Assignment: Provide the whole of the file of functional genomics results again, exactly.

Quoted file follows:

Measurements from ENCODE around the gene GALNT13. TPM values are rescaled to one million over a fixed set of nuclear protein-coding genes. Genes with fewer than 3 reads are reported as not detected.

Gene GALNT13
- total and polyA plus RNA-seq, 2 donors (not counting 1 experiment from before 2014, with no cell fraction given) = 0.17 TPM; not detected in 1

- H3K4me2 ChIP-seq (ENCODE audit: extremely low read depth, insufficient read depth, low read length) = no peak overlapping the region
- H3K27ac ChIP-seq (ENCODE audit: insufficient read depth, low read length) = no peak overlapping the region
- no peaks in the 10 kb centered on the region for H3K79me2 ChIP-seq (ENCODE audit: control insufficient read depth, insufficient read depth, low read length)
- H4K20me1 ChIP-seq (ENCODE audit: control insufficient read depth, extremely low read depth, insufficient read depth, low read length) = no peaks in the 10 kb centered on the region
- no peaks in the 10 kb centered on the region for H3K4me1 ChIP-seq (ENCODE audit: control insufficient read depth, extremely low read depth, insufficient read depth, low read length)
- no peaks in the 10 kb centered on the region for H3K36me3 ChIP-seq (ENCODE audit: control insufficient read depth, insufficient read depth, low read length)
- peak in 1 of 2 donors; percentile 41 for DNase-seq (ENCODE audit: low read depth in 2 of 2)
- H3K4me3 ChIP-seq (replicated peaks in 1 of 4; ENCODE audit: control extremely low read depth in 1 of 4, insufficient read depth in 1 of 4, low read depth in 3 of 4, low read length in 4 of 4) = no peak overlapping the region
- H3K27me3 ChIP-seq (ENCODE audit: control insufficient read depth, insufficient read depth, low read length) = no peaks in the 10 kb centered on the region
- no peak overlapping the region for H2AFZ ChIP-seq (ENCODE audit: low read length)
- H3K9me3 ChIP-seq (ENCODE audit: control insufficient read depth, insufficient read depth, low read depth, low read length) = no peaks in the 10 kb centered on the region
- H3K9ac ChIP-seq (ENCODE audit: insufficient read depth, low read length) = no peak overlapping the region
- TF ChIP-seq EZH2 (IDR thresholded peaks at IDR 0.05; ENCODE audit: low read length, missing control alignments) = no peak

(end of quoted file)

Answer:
Measurements from ENCODE around the gene GALNT13. TPM values are rescaled to one million over a fixed set of nuclear protein-coding genes. Genes with fewer than 3 reads are reported as not detected.

Gene GALNT13
- total and polyA plus RNA-seq, 2 donors (not counting 1 experiment from before 2014, with no cell fraction given) = 0.17 TPM; not detected in 1

- H3K4me2 ChIP-seq (ENCODE audit: extremely low read depth, insufficient read depth, low read length) = no peak overlapping the region
- H3K27ac ChIP-seq (ENCODE audit: insufficient read depth, low read length) = no peak overlapping the region
- no peaks in the 10 kb centered on the region for H3K79me2 ChIP-seq (ENCODE audit: control insufficient read depth, insufficient read depth, low read length)
- H4K20me1 ChIP-seq (ENCODE audit: control insufficient read depth, extremely low read depth, insufficient read depth, low read length) = no peaks in the 10 kb centered on the region
- no peaks in the 10 kb centered on the region for H3K4me1 ChIP-seq (ENCODE audit: control insufficient read depth, extremely low read depth, insufficient read depth, low read length)
- no peaks in the 10 kb centered on the region for H3K36me3 ChIP-seq (ENCODE audit: control insufficient read depth, insufficient read depth, low read length)
- peak in 1 of 2 donors; percentile 41 for DNase-seq (ENCODE audit: low read depth in 2 of 2)
- H3K4me3 ChIP-seq (replicated peaks in 1 of 4; ENCODE audit: control extremely low read depth in 1 of 4, insufficient read depth in 1 of 4, low read depth in 3 of 4, low read length in 4 of 4) = no peak overlapping the region
- H3K27me3 ChIP-seq (ENCODE audit: control insufficient read depth, insufficient read depth, low read length) = no peaks in the 10 kb centered on the region
- no peak overlapping the region for H2AFZ ChIP-seq (ENCODE audit: low read length)
- H3K9me3 ChIP-seq (ENCODE audit: control insufficient read depth, insufficient read depth, low read depth, low read length) = no peaks in the 10 kb centered on the region
- H3K9ac ChIP-seq (ENCODE audit: insufficient read depth, low read length) = no peak overlapping the region
- TF ChIP-seq EZH2 (IDR thresholded peaks at IDR 0.05; ENCODE audit: low read length, missing control alignments) = no peak